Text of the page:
Jerry Kramer leads Elijah Pitts on a sweep during Super Bowl I
Originally Published 26, July 2011 w/Postscript 29, May 2019
When you think of the Green Bay Packers of the 1960’s, two images come to mind. Of course that of Vince Lombardi, and then the image of Jerry Kramer and Fuzzy Thurston leading Paul Hornung or Jim Taylor on a power sweep. It was this fundamental approach to football that made the Packers perennial champions and lifted their greatest players to Hall of Fame status. Except for one glaring omission. Packers Guard Jerry Kramer.
Vince Lombardi once said that football will always be a game of blocking and tackling. His teams executed the blocking side of that equation with lethal precision. The great Green Bay Packer machine that churned out 5 NFL championships in the 1960s was powered by the offensive line and the power sweep was their principle play.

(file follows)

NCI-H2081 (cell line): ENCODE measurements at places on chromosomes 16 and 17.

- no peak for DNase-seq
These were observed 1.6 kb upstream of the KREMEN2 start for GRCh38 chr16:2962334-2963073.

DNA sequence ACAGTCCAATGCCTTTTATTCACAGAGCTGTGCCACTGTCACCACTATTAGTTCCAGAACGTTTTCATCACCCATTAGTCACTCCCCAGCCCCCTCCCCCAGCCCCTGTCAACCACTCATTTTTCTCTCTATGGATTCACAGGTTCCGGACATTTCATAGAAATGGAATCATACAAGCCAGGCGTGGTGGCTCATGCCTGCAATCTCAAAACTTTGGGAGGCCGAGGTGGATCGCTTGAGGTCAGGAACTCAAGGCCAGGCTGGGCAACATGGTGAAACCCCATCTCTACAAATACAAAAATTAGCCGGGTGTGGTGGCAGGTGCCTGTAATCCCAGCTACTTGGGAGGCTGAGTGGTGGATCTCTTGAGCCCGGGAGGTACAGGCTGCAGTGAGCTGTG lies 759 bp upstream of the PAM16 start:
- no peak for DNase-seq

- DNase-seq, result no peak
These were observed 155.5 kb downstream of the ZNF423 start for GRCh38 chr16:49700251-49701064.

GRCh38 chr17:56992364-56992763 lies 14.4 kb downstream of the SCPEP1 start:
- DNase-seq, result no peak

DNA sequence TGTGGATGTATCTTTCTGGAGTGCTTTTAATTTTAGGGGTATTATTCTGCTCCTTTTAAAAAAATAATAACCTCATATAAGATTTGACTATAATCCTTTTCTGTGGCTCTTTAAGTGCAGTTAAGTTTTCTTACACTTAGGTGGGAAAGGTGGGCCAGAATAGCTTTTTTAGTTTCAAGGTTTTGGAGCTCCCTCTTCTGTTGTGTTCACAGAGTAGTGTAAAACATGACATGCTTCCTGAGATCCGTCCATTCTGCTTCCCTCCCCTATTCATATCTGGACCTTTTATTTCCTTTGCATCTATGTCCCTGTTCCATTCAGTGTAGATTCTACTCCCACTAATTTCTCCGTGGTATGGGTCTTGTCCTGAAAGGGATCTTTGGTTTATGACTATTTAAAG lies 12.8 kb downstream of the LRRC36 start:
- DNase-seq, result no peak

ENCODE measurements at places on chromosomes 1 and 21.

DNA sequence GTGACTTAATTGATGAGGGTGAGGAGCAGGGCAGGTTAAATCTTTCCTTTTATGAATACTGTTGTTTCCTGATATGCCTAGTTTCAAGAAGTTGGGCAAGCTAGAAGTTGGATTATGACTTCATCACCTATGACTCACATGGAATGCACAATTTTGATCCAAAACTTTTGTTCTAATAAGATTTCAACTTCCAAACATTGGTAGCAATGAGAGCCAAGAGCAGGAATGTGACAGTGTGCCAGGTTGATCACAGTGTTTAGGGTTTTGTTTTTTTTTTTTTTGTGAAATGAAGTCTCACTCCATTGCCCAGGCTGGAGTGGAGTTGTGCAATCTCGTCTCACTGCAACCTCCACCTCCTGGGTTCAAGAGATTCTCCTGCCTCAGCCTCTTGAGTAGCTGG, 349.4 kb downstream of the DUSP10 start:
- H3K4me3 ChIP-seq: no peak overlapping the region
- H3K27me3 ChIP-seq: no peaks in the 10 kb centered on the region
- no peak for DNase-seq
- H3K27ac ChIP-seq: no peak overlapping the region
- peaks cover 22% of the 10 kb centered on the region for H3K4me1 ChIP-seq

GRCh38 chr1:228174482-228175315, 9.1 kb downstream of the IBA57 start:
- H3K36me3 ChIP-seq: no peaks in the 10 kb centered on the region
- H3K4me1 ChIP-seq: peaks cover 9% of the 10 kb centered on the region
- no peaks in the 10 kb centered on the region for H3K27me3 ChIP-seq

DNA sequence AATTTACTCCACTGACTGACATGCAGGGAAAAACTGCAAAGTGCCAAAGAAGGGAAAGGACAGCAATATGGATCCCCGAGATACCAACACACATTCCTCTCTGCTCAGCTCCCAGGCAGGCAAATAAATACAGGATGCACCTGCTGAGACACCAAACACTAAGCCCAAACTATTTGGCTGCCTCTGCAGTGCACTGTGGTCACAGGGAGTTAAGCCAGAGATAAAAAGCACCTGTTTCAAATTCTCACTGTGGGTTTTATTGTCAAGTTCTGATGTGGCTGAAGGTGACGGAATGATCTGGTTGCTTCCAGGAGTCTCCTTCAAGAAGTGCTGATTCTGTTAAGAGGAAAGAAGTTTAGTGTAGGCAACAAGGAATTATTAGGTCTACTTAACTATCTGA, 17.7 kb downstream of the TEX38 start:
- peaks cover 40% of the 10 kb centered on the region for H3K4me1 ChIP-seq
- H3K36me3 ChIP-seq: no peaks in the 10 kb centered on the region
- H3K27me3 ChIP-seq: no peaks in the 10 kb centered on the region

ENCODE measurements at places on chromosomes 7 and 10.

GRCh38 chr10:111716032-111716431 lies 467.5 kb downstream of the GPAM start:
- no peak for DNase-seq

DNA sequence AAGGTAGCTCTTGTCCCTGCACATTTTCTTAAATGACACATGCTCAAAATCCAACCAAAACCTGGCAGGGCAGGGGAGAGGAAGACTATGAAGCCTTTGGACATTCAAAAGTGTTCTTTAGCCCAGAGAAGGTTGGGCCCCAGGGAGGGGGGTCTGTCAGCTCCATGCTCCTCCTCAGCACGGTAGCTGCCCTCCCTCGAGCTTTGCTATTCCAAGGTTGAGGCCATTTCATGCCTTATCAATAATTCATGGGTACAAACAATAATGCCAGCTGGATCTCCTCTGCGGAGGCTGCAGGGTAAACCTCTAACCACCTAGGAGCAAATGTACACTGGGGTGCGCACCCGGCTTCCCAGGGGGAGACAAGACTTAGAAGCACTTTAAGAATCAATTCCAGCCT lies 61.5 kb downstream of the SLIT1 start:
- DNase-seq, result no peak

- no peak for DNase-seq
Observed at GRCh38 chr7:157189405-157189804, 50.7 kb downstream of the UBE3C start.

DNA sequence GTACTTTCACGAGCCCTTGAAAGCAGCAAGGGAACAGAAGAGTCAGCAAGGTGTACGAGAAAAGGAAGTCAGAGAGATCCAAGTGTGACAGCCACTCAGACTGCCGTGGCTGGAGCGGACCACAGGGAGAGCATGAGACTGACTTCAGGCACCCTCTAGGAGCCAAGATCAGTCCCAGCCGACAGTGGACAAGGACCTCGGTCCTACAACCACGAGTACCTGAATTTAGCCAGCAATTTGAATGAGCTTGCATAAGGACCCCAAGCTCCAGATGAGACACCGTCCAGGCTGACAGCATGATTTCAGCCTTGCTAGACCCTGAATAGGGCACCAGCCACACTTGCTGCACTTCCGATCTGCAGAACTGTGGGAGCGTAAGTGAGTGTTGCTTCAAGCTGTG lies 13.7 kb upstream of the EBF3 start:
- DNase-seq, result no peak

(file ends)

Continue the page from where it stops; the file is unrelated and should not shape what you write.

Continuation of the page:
On many a Sunday afternoon, Kramer would do battles with the likes of Dick Modzelewski, Stan Jones, and his battles with All Pro Alex Karras were epic. Kramer led the way for both Taylor and Hornung to both make the Pro Football Hall of Fame. In fact, it was a sweep where Kramer led Hornung to the clinching touchdown to defeat the defending champion Cleveland Browns in the 1965 title game at Lambeau. This was the first of a series of three straight championships won by the Packers and the only such 3-peat achieved in the championship game era.